After former president Donald Trump attempted to ban the Chinese-owned app as part of his executive order in 2020, the Biden administration last June dropped the outright ban but is now considering new regulations that would affect foreign-owned services, namely TikTok. The proposed rules from the Department of Commerce would add criteria for Commerce Secretary Gina Raimondo to consider when reviewing software that pose an “undue or unacceptable risk.”
In a short time, TikTok’s popularity seems unstoppable, more than doubling U.S. users between 2019 and 2021, to 78.7 million. The social video app is gaining at speeds that threaten the growth of 18-year-old Facebook and its younger platform Instagram — both of which are losing the fight over younger users. Last September, TikTok hit a milestone of 1 billion monthly users and is on track to gain more Gen Z users than Instagram and more total users than Snap by 2023, according to eMarketer estimates.
Despite growing interest in regulating the company, TikTok remains a major platform for creators and companies to penetrate the millennial and Gen Z markets. Plus, the app is starting to attract more older users even as it explores making the leap to TV screens. In March 2021, the platform’s reach among users aged 35 to 44 doubled to around 18% when compared to the previous year, according to Comscore. Those aged 45 to 54 accounted for 14.6% of total unique visitors during that period, and those 65 and over accounted for 3.5%, tripled from 2020.
Representatives for Apple and Google didn’t respond to TheWrap’s requests for comment.
Under the hood
In examining TikTok’s source code in 2020 and 2021, the two studies examined how the app collects data on contacts, device ID and clipboard actions and conceals data being sent to and from TikTok’s servers. TheWrap was not able to obtain the full text of the two studies, but spoke to five independent experts who reviewed the results.
The studies show TikTok uses device IDs — numbers and letters identifying individual devices — for ad integration, which means advertisers can end up tracking people over time across devices and installs. “Once one advertiser has a device ID that’s correlated, all privacy is gone,” one report noted.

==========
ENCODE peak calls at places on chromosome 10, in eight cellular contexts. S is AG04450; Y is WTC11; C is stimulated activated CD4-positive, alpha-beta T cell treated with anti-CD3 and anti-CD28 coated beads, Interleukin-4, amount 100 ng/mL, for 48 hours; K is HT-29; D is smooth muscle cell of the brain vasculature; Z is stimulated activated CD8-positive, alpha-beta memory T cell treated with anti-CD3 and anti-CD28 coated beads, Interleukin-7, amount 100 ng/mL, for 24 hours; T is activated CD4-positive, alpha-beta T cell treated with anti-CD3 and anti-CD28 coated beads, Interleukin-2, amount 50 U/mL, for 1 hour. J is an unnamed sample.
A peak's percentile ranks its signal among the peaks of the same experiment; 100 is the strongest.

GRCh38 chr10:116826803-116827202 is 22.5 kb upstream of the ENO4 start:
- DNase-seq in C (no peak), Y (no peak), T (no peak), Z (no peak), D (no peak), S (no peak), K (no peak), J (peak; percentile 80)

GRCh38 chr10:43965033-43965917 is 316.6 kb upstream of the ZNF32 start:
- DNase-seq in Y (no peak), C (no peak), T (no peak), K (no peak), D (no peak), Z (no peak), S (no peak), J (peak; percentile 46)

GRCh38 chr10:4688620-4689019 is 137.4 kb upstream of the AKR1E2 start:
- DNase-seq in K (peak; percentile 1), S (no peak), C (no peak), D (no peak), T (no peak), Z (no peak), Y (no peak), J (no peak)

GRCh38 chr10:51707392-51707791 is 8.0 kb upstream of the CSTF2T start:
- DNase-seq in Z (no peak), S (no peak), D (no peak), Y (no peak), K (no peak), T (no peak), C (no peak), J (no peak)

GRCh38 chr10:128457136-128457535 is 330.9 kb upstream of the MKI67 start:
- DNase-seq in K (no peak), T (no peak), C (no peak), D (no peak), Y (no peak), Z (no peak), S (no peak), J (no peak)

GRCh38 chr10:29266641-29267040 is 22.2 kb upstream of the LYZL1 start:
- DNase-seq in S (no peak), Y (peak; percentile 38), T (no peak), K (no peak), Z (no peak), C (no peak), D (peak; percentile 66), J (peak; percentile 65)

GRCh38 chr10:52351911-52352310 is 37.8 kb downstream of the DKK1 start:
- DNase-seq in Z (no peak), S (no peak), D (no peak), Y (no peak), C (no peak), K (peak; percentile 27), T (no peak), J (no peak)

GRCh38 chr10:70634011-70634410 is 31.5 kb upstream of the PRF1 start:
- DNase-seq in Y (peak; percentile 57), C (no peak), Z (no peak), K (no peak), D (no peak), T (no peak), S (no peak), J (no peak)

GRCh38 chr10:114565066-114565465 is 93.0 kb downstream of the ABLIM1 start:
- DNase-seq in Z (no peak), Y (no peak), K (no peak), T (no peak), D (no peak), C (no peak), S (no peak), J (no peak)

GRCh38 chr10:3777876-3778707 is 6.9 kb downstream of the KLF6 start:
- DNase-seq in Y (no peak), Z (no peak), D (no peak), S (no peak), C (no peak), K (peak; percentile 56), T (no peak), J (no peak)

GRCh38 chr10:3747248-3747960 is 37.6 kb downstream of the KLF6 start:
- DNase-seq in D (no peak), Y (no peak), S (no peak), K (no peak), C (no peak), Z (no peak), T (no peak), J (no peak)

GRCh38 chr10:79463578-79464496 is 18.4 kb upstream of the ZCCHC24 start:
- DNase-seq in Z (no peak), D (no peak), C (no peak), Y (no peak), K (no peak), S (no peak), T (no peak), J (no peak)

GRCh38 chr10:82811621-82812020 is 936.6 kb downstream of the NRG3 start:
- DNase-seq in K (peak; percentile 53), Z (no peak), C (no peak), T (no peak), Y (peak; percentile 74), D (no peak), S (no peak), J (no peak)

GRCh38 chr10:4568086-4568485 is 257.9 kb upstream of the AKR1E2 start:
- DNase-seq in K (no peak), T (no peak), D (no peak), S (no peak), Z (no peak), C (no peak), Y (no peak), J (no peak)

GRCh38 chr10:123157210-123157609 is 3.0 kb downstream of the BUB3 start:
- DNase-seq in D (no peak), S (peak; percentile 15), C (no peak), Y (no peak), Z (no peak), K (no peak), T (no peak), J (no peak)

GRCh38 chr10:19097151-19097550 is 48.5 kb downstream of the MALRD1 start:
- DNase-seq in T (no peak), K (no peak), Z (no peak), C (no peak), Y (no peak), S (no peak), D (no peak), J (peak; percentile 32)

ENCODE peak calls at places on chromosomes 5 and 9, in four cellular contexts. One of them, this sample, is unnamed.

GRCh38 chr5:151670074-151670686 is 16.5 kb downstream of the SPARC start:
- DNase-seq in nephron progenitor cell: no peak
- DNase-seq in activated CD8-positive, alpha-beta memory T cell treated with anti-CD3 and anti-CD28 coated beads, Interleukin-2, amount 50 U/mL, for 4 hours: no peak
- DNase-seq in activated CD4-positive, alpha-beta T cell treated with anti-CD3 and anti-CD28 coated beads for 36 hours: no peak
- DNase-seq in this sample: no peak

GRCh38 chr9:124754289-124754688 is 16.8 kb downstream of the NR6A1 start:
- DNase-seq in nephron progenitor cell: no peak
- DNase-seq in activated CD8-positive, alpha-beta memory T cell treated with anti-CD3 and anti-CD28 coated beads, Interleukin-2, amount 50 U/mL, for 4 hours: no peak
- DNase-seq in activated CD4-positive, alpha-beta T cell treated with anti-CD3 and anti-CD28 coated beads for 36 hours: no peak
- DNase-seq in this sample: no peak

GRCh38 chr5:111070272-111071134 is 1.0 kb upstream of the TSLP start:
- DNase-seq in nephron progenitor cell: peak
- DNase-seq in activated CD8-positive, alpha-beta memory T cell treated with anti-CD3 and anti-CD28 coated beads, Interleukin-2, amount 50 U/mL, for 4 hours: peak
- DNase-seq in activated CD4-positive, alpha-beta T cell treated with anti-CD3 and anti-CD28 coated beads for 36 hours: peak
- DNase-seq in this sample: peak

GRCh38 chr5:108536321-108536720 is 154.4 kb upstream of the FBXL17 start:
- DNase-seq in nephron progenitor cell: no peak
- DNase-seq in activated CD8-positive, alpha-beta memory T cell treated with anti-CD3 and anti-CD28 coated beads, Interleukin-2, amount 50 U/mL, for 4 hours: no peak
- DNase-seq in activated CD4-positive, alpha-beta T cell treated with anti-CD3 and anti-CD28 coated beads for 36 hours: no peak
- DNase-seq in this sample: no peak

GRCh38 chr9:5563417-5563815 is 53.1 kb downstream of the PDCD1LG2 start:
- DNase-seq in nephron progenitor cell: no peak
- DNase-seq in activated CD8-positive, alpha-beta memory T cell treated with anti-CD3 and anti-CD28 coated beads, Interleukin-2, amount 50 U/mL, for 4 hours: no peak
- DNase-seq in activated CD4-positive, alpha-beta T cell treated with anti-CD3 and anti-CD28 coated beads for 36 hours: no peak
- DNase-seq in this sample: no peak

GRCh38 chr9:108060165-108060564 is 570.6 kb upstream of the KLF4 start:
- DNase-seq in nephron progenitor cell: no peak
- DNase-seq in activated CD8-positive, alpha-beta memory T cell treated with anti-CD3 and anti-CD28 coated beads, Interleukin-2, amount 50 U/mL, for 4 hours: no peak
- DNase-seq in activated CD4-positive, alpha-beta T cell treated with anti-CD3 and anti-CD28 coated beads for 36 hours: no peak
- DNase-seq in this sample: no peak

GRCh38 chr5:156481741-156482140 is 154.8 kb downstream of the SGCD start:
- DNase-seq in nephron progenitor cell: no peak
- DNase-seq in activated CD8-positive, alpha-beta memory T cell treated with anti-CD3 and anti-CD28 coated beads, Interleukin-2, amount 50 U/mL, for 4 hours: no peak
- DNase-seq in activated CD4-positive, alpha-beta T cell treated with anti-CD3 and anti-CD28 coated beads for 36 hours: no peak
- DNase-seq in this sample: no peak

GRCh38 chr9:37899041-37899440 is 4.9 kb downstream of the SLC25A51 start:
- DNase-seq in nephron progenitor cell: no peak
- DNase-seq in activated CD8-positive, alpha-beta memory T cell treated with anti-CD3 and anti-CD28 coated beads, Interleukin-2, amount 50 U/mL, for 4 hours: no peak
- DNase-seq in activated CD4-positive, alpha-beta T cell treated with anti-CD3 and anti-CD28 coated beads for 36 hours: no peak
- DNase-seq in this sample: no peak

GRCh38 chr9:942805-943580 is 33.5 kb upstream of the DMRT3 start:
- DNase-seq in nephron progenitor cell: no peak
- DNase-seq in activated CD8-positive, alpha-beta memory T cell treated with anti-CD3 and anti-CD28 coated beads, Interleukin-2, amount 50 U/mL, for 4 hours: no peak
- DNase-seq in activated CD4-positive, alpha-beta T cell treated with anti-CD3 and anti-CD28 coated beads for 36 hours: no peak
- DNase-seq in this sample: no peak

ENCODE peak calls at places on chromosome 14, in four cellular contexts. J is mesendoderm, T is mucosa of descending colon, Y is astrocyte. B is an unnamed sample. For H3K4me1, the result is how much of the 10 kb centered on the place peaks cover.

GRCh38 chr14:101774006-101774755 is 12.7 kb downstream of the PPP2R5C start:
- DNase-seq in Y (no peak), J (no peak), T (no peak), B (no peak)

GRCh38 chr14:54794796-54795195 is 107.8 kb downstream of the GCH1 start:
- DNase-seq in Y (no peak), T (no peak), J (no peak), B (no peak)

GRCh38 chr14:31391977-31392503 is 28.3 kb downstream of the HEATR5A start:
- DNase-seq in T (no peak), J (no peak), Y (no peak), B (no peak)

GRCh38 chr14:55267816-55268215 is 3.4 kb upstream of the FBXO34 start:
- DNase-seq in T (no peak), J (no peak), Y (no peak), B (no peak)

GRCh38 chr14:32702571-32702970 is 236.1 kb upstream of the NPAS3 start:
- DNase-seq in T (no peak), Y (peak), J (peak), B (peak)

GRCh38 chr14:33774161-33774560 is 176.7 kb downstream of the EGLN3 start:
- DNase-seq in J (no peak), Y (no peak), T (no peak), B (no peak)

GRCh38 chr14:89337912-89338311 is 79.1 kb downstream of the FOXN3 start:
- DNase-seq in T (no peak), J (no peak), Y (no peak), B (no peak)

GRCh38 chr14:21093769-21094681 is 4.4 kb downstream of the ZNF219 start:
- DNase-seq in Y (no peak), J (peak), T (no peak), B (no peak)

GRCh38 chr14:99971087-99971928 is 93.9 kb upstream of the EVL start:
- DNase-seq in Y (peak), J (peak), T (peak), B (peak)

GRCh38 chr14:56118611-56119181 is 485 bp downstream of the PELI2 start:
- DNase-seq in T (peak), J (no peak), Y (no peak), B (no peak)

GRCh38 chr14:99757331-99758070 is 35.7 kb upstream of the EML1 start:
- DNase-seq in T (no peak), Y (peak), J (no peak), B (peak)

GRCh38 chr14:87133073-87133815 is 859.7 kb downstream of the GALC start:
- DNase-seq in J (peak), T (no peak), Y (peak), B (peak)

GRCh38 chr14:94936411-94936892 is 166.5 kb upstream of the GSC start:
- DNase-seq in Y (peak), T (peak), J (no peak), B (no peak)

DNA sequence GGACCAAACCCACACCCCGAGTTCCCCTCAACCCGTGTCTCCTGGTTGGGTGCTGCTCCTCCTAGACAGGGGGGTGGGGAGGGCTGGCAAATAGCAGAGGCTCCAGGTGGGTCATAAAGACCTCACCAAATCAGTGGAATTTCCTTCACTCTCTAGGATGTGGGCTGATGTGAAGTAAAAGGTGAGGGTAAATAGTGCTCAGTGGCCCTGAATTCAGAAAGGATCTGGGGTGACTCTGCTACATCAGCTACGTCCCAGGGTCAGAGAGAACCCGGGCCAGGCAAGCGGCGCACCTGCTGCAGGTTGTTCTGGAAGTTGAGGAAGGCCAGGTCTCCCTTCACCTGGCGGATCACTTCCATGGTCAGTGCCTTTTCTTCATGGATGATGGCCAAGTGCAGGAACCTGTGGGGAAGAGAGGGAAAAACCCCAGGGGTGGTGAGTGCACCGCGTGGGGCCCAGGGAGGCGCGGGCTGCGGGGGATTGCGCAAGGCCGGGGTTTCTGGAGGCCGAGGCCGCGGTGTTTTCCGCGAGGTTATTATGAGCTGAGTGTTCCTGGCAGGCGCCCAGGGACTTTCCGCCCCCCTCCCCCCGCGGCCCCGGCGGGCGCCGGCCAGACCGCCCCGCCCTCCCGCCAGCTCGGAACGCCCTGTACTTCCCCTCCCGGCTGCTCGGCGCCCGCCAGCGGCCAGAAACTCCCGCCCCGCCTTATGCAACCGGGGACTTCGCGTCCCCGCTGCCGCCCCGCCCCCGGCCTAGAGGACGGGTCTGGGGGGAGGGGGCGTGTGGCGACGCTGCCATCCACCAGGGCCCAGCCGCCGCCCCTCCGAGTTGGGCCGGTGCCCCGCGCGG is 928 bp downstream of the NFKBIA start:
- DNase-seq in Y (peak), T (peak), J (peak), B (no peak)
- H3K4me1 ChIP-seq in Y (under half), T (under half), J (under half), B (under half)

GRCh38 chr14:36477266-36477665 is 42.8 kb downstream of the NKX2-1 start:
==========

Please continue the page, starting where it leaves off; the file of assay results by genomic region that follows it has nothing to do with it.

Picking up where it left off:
Referring TheWrap to its FAQ page, a TikTok rep said: “The TikTok app is not unique in the amount of information it collects, compared to other mobile apps. In line with industry standards, we collect information that users choose to provide to us in order to improve the experience people have on our app. Also like our peers, we constantly update our app to keep up with evolving security challenges.”
“This has great significance to the security of the app, because the state of it cannot be determined by static analysis of the app alone,” Lockerman said.
Because the code uses many native libraries, it can “thwart Google Store code analysis using these libraries,” Lockerman explained. This makes the app harder to reverse engineer, as the code doesn’t rely on system libraries already made available to developers. In coding, libraries are sets of code used for specific tasks. And by effectively running as a web app, the app is capable of circumventing Apple and Google code audits, the research said.
TikTok maintained that its app is not a web browser that can be rewritten constantly and restated that it follows Google and Apple store policies. The company said the app does operate by pulling server data, such as the latest configuration settings, but that this is standard practice to ensure its performance.